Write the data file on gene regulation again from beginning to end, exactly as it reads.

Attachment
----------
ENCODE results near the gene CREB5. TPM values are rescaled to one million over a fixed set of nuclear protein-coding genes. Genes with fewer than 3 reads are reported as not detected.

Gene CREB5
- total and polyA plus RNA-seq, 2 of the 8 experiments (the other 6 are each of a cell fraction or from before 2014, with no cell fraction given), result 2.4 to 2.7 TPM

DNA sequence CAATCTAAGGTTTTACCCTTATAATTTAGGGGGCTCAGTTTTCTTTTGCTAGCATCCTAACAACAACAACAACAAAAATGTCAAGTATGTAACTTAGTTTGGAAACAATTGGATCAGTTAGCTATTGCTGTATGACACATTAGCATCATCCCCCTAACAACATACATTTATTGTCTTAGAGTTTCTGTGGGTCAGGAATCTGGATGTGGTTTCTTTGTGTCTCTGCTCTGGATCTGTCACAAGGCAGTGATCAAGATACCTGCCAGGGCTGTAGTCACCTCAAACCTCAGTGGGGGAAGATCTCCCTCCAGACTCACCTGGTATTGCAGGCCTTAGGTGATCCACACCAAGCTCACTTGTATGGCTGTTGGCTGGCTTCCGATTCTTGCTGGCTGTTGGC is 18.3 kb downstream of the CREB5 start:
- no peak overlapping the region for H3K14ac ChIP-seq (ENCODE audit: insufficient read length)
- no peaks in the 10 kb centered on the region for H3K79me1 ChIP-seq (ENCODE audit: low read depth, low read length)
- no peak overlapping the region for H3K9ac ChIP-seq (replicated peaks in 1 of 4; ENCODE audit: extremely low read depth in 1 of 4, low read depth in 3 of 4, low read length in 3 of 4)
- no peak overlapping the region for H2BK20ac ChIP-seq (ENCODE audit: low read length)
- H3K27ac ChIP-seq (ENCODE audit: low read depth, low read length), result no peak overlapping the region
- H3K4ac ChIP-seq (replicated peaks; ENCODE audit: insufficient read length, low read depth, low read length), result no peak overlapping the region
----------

ENCODE results near the gene CREB5. TPM values are rescaled to one million over a fixed set of nuclear protein-coding genes. Genes with fewer than 3 reads are reported as not detected.

Gene CREB5
- total and polyA plus RNA-seq, 2 of the 8 experiments (the other 6 are each of a cell fraction or from before 2014, with no cell fraction given), result 2.4 to 2.7 TPM

DNA sequence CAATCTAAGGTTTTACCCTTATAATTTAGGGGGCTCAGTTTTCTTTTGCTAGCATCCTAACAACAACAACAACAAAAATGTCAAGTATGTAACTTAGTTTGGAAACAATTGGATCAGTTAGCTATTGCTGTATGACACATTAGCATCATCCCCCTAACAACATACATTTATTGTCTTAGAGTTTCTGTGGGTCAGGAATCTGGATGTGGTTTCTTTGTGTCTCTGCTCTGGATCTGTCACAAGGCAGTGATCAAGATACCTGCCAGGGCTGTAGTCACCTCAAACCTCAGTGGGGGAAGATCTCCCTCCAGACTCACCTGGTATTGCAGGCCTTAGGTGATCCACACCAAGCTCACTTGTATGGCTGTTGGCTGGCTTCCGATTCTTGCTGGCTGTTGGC is 18.3 kb downstream of the CREB5 start:
- no peak overlapping the region for H3K14ac ChIP-seq (ENCODE audit: insufficient read length)
- no peaks in the 10 kb centered on the region for H3K79me1 ChIP-seq (ENCODE audit: low read depth, low read length)
- no peak overlapping the region for H3K9ac ChIP-seq (replicated peaks in 1 of 4; ENCODE audit: extremely low read depth in 1 of 4, low read depth in 3 of 4, low read length in 3 of 4)
- no peak overlapping the region for H2BK20ac ChIP-seq (ENCODE audit: low read length)
- H3K27ac ChIP-seq (ENCODE audit: low read depth, low read length), result no peak overlapping the region
- H3K4ac ChIP-seq (replicated peaks; ENCODE audit: insufficient read length, low read depth, low read length), result no peak overlapping the region